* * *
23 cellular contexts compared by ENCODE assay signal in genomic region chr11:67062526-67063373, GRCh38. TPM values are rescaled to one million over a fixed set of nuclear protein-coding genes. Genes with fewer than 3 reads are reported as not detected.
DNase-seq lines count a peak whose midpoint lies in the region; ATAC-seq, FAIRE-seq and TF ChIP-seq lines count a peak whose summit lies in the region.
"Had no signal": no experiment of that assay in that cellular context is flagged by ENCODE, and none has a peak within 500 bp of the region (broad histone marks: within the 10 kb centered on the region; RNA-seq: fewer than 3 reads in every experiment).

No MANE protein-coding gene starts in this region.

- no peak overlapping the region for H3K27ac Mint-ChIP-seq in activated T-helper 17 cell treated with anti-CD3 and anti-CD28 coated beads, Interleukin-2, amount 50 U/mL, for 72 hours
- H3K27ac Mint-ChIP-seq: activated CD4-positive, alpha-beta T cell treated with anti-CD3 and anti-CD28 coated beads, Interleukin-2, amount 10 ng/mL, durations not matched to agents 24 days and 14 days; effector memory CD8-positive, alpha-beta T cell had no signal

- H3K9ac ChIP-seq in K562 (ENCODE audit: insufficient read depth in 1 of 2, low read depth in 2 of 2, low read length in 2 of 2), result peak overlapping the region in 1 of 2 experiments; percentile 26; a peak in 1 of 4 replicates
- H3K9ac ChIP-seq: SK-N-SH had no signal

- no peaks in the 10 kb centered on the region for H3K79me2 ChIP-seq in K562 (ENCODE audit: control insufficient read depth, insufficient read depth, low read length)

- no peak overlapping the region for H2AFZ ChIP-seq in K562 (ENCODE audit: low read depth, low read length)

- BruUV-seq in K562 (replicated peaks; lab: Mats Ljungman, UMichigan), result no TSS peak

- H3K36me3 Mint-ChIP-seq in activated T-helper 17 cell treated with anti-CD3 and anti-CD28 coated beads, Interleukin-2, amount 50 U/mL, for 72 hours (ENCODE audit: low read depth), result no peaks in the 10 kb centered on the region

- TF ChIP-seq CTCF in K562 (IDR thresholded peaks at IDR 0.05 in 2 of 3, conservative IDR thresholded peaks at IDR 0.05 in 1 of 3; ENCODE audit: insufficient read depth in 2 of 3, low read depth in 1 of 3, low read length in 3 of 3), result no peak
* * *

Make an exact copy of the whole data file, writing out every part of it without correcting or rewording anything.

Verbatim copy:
23 cellular contexts compared by ENCODE assay signal in genomic region chr11:67062526-67063373, GRCh38. TPM values are rescaled to one million over a fixed set of nuclear protein-coding genes. Genes with fewer than 3 reads are reported as not detected.
DNase-seq lines count a peak whose midpoint lies in the region; ATAC-seq, FAIRE-seq and TF ChIP-seq lines count a peak whose summit lies in the region.
"Had no signal": no experiment of that assay in that cellular context is flagged by ENCODE, and none has a peak within 500 bp of the region (broad histone marks: within the 10 kb centered on the region; RNA-seq: fewer than 3 reads in every experiment).

No MANE protein-coding gene starts in this region.

- no peak overlapping the region for H3K27ac Mint-ChIP-seq in activated T-helper 17 cell treated with anti-CD3 and anti-CD28 coated beads, Interleukin-2, amount 50 U/mL, for 72 hours
- H3K27ac Mint-ChIP-seq: activated CD4-positive, alpha-beta T cell treated with anti-CD3 and anti-CD28 coated beads, Interleukin-2, amount 10 ng/mL, durations not matched to agents 24 days and 14 days; effector memory CD8-positive, alpha-beta T cell had no signal

- H3K9ac ChIP-seq in K562 (ENCODE audit: insufficient read depth in 1 of 2, low read depth in 2 of 2, low read length in 2 of 2), result peak overlapping the region in 1 of 2 experiments; percentile 26; a peak in 1 of 4 replicates
- H3K9ac ChIP-seq: SK-N-SH had no signal

- no peaks in the 10 kb centered on the region for H3K79me2 ChIP-seq in K562 (ENCODE audit: control insufficient read depth, insufficient read depth, low read length)

- no peak overlapping the region for H2AFZ ChIP-seq in K562 (ENCODE audit: low read depth, low read length)

- BruUV-seq in K562 (replicated peaks; lab: Mats Ljungman, UMichigan), result no TSS peak

- H3K36me3 Mint-ChIP-seq in activated T-helper 17 cell treated with anti-CD3 and anti-CD28 coated beads, Interleukin-2, amount 50 U/mL, for 72 hours (ENCODE audit: low read depth), result no peaks in the 10 kb centered on the region

- TF ChIP-seq CTCF in K562 (IDR thresholded peaks at IDR 0.05 in 2 of 3, conservative IDR thresholded peaks at IDR 0.05 in 1 of 3; ENCODE audit: insufficient read depth in 2 of 3, low read depth in 1 of 3, low read length in 3 of 3), result no peak